“We really haven’t earned that respect to maybe get some of the things that people think we could’ve gotten,” second-year JMU coach Curt Cignetti said. “But it doesn’t really matter. What matters now is there are 16 teams in the playoffs all competing for the right to say at the end of the season that they are the champion. And to do that, you’ve got to take care of today and every weekend, and so that’s the focus right now.”
JMU is making its 17th overall and seventh straight appearance in the postseason, and is hoping this is the beginning of a run to Frisco, Texas – the site of the FCS national title game – for the fourth time in five seasons.
In spite of all the stops and starts, Cignetti and company haven’t forgotten their ultimate objective.
“The national championship is something we talk about all the time,” Wilson said, “and that is something we definitely want to bring back to Harrisonburg and bring back to JMU, and so we can never lose sight of that goal.
“And honestly, that was the motivating factor keeping us focused, keeping us goal-oriented and not having people check out [during the long layoffs]. In a season like this one, it would’ve been easy for people to check out and say, ‘I’m done, let’s get ready for the fall.’ But having the national championship goal in mind, it kept people focused, motivated and driven.”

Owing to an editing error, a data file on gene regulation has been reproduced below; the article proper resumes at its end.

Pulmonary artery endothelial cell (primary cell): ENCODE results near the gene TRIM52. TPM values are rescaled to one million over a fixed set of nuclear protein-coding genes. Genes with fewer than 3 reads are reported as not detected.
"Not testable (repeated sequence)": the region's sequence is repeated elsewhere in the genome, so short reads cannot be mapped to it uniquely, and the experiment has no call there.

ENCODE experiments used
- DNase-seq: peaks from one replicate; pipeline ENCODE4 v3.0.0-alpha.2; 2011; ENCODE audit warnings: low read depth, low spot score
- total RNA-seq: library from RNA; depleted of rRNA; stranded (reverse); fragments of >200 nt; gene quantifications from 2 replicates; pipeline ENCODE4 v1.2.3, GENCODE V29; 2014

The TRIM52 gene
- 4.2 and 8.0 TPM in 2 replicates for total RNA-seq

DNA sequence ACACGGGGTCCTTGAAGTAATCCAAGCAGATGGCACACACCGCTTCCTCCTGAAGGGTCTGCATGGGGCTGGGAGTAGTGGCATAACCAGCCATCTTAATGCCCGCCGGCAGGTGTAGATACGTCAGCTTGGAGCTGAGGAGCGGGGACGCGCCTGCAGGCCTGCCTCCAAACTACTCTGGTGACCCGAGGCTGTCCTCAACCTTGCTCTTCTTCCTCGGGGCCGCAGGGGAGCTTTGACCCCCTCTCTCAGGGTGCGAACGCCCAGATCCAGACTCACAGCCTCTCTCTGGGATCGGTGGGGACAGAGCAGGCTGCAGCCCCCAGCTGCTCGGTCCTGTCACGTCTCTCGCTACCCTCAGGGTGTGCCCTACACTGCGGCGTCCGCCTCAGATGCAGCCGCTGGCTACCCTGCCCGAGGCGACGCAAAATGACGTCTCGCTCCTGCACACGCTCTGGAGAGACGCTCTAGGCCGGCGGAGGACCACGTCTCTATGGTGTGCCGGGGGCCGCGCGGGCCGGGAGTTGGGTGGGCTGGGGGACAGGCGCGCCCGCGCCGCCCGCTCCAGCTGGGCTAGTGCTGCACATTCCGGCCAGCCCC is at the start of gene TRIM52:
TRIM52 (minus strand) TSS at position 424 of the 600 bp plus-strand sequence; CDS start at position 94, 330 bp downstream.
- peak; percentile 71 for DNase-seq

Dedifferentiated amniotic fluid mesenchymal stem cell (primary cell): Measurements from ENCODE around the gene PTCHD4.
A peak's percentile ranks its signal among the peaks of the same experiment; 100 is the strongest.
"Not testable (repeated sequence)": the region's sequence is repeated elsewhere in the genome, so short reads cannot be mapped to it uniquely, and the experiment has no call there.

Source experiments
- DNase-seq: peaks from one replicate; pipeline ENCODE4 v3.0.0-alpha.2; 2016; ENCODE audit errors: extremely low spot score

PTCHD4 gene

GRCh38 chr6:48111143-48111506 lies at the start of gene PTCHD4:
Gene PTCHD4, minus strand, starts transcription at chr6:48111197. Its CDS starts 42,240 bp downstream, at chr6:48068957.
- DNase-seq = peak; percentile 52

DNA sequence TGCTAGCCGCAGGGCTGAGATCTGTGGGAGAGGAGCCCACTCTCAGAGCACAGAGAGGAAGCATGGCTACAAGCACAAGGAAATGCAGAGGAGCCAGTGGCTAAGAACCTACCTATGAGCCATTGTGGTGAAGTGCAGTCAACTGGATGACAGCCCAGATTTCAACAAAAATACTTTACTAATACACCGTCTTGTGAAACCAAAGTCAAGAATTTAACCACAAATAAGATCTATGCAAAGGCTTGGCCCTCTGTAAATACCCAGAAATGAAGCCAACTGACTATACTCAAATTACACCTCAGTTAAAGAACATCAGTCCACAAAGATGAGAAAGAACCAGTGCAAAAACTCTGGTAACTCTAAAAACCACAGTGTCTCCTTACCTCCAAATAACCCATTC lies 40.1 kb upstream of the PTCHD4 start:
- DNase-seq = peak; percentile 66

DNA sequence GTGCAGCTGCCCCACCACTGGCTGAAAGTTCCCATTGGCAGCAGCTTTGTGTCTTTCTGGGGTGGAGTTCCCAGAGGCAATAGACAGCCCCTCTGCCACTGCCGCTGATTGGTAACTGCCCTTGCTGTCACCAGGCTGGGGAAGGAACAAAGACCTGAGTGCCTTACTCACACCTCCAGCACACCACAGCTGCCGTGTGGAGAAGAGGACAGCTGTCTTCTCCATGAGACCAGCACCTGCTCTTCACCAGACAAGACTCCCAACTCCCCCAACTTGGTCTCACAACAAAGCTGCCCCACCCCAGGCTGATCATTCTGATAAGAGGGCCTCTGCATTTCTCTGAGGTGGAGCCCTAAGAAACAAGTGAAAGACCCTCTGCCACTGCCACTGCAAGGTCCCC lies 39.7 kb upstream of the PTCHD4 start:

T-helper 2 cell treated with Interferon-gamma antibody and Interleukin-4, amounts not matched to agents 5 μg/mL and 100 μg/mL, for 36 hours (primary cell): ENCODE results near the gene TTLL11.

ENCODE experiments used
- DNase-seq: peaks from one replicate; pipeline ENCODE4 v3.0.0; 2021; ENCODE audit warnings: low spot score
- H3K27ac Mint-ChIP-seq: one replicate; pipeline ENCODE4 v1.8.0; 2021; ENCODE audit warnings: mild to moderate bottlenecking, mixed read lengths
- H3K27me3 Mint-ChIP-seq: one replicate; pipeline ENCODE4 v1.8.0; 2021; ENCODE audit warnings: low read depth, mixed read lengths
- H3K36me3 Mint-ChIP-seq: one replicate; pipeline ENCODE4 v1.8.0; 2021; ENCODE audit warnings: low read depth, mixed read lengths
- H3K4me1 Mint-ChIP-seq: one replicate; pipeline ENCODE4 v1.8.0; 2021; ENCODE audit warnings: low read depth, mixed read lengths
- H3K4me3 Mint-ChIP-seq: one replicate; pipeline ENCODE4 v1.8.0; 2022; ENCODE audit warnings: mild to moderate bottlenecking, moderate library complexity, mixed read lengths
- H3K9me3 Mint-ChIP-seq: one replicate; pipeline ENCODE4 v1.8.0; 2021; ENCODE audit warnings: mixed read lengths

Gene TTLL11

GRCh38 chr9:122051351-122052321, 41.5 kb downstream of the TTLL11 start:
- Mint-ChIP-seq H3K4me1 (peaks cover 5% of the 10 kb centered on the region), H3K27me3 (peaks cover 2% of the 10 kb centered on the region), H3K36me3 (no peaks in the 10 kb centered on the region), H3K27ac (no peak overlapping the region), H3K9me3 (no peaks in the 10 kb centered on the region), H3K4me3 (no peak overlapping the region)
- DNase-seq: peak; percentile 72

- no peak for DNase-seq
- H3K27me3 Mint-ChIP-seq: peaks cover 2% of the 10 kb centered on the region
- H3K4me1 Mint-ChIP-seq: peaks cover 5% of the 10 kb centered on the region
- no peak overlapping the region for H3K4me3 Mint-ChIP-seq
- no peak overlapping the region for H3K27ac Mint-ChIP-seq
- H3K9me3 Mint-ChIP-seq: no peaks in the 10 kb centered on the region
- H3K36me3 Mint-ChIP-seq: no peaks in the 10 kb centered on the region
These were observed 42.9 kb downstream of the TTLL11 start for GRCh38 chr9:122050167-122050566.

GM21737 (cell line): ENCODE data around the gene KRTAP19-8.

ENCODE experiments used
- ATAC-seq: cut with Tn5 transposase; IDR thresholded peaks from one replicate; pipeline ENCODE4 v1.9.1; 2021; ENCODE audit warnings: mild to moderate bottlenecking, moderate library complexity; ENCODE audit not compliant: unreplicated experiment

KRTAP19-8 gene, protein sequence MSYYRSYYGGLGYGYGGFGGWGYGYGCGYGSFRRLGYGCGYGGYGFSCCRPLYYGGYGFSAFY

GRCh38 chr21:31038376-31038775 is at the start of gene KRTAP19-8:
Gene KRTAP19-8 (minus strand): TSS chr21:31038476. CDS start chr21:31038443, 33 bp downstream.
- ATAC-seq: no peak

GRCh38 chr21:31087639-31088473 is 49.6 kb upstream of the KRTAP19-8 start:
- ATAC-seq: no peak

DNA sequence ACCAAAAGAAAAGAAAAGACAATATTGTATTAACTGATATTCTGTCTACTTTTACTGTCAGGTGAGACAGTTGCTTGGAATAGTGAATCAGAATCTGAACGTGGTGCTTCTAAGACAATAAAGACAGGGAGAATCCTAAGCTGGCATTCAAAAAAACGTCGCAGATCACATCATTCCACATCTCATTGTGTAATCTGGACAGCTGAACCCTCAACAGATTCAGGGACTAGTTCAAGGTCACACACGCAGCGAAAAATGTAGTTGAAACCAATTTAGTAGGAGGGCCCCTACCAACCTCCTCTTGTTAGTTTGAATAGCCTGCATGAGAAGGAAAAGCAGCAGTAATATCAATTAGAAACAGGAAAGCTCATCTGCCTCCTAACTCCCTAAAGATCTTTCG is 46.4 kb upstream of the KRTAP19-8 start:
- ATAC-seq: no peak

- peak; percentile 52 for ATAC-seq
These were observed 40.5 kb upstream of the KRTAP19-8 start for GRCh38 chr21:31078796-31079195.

Cignetti said he believes his players can benefit from all the postseason experience they have against the Keydets, who have none.
“Being there before always matters,” Cignetti said, “because the second time you do something you learn from the first time, so I guess at the end of the day, it probably does matter.”
VMI coach Scott Wachenheim said he’s more concerned about the high level of talent JMU has on its roster than his squad’s lack of exposure to postseason football.
“I don’t think the intensity or nature of the game will be any different,” Wachenheim said. “The Citadel game, being a rivalry game, is intense and players get psyched up for that, so I don’t feel like it’s any more or less pressure than any other game. That’s why I think our lack of playoff experience doesn’t matter.”